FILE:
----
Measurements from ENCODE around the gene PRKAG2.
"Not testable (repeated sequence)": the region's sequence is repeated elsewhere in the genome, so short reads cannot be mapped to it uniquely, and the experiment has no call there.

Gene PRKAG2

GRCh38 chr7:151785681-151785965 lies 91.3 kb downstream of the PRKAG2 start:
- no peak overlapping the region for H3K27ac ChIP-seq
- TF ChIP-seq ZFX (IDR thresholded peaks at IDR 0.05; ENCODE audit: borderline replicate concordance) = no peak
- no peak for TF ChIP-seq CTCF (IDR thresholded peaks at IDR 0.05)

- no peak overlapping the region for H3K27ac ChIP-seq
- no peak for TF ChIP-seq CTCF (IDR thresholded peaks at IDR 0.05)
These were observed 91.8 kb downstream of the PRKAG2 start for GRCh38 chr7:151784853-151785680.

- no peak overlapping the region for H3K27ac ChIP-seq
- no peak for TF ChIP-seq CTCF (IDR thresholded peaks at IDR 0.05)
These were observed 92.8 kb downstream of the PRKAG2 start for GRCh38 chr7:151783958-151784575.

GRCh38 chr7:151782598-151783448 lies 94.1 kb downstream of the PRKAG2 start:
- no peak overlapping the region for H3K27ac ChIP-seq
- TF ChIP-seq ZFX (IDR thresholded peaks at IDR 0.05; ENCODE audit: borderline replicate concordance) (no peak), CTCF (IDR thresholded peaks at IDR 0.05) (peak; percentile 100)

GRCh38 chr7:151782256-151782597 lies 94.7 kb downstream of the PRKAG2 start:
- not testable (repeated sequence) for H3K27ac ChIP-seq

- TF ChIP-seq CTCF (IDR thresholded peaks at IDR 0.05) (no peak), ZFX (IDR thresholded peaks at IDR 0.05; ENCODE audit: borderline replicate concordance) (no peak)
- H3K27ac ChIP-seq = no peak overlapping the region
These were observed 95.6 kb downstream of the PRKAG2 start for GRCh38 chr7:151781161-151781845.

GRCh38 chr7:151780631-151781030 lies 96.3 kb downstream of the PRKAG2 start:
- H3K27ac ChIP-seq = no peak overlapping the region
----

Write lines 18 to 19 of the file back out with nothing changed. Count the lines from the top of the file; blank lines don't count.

- not testable (repeated sequence) for H3K27ac ChIP-seq

- TF ChIP-seq CTCF (IDR thresholded peaks at IDR 0.05) (no peak), ZFX (IDR thresholded peaks at IDR 0.05; ENCODE audit: borderline replicate concordance) (no peak)